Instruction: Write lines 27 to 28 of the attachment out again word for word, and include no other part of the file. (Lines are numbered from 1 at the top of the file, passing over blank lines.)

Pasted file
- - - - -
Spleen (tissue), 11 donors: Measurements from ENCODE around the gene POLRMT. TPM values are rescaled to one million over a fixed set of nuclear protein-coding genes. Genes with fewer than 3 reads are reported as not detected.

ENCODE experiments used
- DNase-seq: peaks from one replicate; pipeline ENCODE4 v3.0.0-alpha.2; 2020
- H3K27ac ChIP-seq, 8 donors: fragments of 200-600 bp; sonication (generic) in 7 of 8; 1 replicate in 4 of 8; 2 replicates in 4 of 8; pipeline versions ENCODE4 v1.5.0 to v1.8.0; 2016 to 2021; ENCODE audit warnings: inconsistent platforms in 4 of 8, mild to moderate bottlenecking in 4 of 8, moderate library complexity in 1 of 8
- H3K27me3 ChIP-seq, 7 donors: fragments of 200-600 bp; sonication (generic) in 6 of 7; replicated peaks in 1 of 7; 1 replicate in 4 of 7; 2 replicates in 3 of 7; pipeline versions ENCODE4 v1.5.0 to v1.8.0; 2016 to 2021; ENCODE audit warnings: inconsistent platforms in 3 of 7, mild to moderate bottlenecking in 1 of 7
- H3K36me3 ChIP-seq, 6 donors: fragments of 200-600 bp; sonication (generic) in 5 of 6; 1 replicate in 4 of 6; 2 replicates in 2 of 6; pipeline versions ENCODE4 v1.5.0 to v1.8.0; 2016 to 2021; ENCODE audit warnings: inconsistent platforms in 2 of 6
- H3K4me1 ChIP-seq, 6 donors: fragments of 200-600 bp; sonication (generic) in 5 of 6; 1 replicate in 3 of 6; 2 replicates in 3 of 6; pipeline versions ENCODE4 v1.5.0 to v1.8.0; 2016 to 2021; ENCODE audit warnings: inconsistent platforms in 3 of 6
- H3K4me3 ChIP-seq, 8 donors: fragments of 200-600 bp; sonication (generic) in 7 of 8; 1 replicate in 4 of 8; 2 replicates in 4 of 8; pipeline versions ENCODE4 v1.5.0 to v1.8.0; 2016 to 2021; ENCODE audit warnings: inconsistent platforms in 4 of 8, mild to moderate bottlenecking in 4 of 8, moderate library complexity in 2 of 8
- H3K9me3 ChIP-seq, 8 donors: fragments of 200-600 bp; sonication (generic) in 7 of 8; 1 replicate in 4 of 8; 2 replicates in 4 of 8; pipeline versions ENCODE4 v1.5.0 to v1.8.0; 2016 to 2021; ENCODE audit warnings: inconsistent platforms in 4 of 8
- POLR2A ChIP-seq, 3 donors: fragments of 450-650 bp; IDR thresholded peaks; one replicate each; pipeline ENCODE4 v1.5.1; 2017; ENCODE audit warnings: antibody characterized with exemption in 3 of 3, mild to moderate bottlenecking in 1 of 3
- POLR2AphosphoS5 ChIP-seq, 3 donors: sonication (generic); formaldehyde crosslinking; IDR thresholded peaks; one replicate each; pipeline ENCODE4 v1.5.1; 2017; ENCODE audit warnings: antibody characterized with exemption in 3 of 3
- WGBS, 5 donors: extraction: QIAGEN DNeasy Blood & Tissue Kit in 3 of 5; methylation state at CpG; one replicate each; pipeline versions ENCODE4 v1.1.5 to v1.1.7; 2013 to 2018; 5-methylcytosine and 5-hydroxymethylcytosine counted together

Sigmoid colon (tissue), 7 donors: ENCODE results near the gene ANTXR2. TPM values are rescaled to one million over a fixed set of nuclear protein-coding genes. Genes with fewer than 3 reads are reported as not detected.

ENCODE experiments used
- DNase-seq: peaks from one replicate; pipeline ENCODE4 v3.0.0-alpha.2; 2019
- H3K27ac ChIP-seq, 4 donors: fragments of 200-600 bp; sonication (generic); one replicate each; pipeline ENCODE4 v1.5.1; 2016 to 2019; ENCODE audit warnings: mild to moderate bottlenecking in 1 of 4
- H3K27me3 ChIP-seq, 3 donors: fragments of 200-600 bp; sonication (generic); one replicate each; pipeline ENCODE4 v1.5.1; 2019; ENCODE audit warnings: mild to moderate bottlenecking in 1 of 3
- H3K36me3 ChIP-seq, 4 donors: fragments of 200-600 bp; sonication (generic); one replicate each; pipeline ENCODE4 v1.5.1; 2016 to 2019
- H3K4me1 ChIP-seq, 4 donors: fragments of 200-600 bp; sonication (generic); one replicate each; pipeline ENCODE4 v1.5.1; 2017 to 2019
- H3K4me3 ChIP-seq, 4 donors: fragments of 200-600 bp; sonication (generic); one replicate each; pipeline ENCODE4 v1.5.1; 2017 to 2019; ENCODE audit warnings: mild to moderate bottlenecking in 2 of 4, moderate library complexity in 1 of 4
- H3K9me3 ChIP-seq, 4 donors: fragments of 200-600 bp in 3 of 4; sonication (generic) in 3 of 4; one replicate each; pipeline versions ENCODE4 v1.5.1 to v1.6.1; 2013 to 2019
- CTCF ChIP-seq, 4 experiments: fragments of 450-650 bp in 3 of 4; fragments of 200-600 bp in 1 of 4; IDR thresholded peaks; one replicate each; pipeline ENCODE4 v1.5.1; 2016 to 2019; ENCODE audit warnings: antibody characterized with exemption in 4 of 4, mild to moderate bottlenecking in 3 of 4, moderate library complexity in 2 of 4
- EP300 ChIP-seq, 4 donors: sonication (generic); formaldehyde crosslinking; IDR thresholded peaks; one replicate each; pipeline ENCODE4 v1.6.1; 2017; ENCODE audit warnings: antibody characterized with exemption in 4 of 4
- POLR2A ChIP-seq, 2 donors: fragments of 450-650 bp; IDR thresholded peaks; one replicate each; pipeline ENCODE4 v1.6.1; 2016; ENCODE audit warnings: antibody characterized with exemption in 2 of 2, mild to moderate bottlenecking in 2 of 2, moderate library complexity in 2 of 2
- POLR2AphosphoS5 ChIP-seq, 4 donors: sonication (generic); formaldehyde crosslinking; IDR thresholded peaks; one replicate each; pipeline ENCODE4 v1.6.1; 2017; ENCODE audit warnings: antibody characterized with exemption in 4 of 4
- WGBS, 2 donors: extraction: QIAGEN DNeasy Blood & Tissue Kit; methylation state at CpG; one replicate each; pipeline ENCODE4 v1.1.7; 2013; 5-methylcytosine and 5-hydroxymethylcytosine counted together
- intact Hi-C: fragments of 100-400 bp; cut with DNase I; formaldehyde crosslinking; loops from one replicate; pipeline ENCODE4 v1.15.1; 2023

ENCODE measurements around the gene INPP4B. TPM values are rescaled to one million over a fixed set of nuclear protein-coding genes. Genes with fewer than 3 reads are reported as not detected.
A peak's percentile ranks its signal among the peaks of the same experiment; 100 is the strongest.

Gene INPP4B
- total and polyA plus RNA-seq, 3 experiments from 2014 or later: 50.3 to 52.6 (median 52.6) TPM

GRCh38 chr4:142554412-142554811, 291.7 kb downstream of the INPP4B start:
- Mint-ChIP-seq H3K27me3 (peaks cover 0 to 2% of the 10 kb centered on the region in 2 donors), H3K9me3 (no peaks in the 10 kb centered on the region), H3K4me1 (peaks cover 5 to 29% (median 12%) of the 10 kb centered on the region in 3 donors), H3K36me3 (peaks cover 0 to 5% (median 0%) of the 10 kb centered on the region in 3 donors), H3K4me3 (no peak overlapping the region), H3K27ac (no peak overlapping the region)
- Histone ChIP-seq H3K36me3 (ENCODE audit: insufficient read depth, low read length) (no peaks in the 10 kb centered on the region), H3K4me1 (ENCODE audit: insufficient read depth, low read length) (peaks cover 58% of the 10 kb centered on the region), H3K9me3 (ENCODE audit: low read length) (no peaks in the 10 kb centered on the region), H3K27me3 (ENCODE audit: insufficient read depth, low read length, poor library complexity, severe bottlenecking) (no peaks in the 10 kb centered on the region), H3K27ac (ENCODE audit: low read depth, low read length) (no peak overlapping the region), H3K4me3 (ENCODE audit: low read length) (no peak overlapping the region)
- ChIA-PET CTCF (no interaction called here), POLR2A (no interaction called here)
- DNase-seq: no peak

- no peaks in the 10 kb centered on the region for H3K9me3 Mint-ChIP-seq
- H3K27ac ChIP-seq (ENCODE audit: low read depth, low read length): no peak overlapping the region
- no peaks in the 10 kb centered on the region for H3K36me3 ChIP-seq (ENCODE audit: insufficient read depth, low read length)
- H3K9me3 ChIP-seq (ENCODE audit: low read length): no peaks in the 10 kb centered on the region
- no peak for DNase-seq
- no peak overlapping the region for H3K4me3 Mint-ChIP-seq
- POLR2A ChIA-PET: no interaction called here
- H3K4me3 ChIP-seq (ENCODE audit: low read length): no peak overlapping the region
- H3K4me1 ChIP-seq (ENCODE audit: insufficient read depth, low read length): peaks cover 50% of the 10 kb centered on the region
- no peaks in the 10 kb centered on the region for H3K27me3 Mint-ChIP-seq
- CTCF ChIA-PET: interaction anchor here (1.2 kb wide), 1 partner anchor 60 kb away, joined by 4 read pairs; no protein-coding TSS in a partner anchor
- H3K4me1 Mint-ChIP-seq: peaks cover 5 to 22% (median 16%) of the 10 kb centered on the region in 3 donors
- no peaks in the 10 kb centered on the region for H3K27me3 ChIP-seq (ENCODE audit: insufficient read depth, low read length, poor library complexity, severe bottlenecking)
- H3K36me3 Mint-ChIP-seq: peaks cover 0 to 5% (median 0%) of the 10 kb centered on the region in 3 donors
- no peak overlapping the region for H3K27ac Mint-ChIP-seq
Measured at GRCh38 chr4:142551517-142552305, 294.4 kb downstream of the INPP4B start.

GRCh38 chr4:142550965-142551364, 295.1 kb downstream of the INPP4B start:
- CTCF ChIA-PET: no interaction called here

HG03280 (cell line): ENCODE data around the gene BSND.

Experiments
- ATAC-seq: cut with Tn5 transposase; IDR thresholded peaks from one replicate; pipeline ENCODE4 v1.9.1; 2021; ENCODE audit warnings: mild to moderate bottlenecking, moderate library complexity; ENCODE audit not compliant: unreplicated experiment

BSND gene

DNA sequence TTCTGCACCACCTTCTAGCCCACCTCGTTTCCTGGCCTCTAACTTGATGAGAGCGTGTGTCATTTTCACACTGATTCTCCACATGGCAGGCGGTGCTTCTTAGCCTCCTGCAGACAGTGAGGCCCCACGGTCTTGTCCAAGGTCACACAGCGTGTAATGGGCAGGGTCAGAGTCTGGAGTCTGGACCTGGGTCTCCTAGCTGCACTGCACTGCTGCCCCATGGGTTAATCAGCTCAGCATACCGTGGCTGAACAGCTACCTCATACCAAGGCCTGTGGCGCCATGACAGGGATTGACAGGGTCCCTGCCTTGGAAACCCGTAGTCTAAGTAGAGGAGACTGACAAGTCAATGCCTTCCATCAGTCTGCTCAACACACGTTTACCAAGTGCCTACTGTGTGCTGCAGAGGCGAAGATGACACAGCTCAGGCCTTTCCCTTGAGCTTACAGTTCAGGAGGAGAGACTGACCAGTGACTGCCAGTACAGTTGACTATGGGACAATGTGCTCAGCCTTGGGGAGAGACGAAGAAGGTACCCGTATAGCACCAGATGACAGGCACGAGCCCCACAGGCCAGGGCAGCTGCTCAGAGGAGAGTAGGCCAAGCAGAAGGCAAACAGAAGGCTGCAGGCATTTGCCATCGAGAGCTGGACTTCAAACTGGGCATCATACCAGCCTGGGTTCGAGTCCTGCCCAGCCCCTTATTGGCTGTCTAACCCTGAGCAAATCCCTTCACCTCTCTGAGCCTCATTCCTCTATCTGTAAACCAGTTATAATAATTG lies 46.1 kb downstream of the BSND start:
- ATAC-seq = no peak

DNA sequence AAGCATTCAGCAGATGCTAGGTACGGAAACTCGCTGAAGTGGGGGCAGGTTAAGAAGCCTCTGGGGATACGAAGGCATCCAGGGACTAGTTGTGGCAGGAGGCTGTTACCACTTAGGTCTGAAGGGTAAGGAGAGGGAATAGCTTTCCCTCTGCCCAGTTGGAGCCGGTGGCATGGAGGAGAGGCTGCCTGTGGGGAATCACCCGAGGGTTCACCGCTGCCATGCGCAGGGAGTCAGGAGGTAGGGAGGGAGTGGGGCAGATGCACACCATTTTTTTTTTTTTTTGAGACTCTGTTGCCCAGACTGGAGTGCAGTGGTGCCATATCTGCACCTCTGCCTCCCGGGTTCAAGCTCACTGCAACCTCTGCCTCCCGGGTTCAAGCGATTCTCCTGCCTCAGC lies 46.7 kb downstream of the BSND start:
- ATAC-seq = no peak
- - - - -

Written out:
- intact Hi-C: fragments of 100-400 bp; cut with DNase I; formaldehyde crosslinking; loops from one replicate; pipeline ENCODE4 v1.15.1; 2023

ENCODE measurements around the gene INPP4B. TPM values are rescaled to one million over a fixed set of nuclear protein-coding genes. Genes with fewer than 3 reads are reported as not detected.